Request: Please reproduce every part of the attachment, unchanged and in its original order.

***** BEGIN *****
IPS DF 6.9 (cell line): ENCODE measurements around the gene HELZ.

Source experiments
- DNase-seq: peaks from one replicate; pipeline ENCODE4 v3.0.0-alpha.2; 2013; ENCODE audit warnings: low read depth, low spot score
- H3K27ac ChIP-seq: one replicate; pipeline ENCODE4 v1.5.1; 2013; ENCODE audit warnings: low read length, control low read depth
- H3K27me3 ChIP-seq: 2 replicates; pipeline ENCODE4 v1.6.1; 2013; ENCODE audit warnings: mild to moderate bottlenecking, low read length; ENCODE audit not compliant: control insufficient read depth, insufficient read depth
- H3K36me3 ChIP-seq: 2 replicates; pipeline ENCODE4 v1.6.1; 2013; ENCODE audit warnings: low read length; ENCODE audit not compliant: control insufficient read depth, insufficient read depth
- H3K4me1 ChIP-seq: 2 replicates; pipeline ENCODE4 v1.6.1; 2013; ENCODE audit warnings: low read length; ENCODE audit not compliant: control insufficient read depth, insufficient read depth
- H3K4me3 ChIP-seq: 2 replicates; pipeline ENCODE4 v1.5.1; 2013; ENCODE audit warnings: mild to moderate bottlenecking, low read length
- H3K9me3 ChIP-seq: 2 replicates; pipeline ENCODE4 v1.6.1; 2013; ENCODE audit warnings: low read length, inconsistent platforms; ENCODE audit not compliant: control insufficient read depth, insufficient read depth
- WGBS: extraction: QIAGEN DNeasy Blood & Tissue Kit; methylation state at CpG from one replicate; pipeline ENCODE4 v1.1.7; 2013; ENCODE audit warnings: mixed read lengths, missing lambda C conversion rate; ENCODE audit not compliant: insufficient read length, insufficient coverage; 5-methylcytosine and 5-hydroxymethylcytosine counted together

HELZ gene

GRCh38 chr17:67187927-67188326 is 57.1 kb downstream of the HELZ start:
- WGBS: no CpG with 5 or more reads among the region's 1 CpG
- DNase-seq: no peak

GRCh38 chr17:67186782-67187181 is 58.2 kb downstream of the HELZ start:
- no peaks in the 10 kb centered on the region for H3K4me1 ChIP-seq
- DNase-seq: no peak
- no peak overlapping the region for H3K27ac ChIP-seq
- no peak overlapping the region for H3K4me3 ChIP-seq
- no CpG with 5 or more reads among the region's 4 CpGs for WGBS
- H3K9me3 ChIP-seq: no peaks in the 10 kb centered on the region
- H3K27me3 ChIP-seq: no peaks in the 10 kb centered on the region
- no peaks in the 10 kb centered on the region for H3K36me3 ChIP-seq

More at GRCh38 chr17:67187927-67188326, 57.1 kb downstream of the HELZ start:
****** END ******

IPS DF 6.9 (cell line): ENCODE measurements around the gene HELZ.

Source experiments
- DNase-seq: peaks from one replicate; pipeline ENCODE4 v3.0.0-alpha.2; 2013; ENCODE audit warnings: low read depth, low spot score
- H3K27ac ChIP-seq: one replicate; pipeline ENCODE4 v1.5.1; 2013; ENCODE audit warnings: low read length, control low read depth
- H3K27me3 ChIP-seq: 2 replicates; pipeline ENCODE4 v1.6.1; 2013; ENCODE audit warnings: mild to moderate bottlenecking, low read length; ENCODE audit not compliant: control insufficient read depth, insufficient read depth
- H3K36me3 ChIP-seq: 2 replicates; pipeline ENCODE4 v1.6.1; 2013; ENCODE audit warnings: low read length; ENCODE audit not compliant: control insufficient read depth, insufficient read depth
- H3K4me1 ChIP-seq: 2 replicates; pipeline ENCODE4 v1.6.1; 2013; ENCODE audit warnings: low read length; ENCODE audit not compliant: control insufficient read depth, insufficient read depth
- H3K4me3 ChIP-seq: 2 replicates; pipeline ENCODE4 v1.5.1; 2013; ENCODE audit warnings: mild to moderate bottlenecking, low read length
- H3K9me3 ChIP-seq: 2 replicates; pipeline ENCODE4 v1.6.1; 2013; ENCODE audit warnings: low read length, inconsistent platforms; ENCODE audit not compliant: control insufficient read depth, insufficient read depth
- WGBS: extraction: QIAGEN DNeasy Blood & Tissue Kit; methylation state at CpG from one replicate; pipeline ENCODE4 v1.1.7; 2013; ENCODE audit warnings: mixed read lengths, missing lambda C conversion rate; ENCODE audit not compliant: insufficient read length, insufficient coverage; 5-methylcytosine and 5-hydroxymethylcytosine counted together

HELZ gene

GRCh38 chr17:67187927-67188326 is 57.1 kb downstream of the HELZ start:
- WGBS: no CpG with 5 or more reads among the region's 1 CpG
- DNase-seq: no peak

GRCh38 chr17:67186782-67187181 is 58.2 kb downstream of the HELZ start:
- no peaks in the 10 kb centered on the region for H3K4me1 ChIP-seq
- DNase-seq: no peak
- no peak overlapping the region for H3K27ac ChIP-seq
- no peak overlapping the region for H3K4me3 ChIP-seq
- no CpG with 5 or more reads among the region's 4 CpGs for WGBS
- H3K9me3 ChIP-seq: no peaks in the 10 kb centered on the region
- H3K27me3 ChIP-seq: no peaks in the 10 kb centered on the region
- no peaks in the 10 kb centered on the region for H3K36me3 ChIP-seq

More at GRCh38 chr17:67187927-67188326, 57.1 kb downstream of the HELZ start: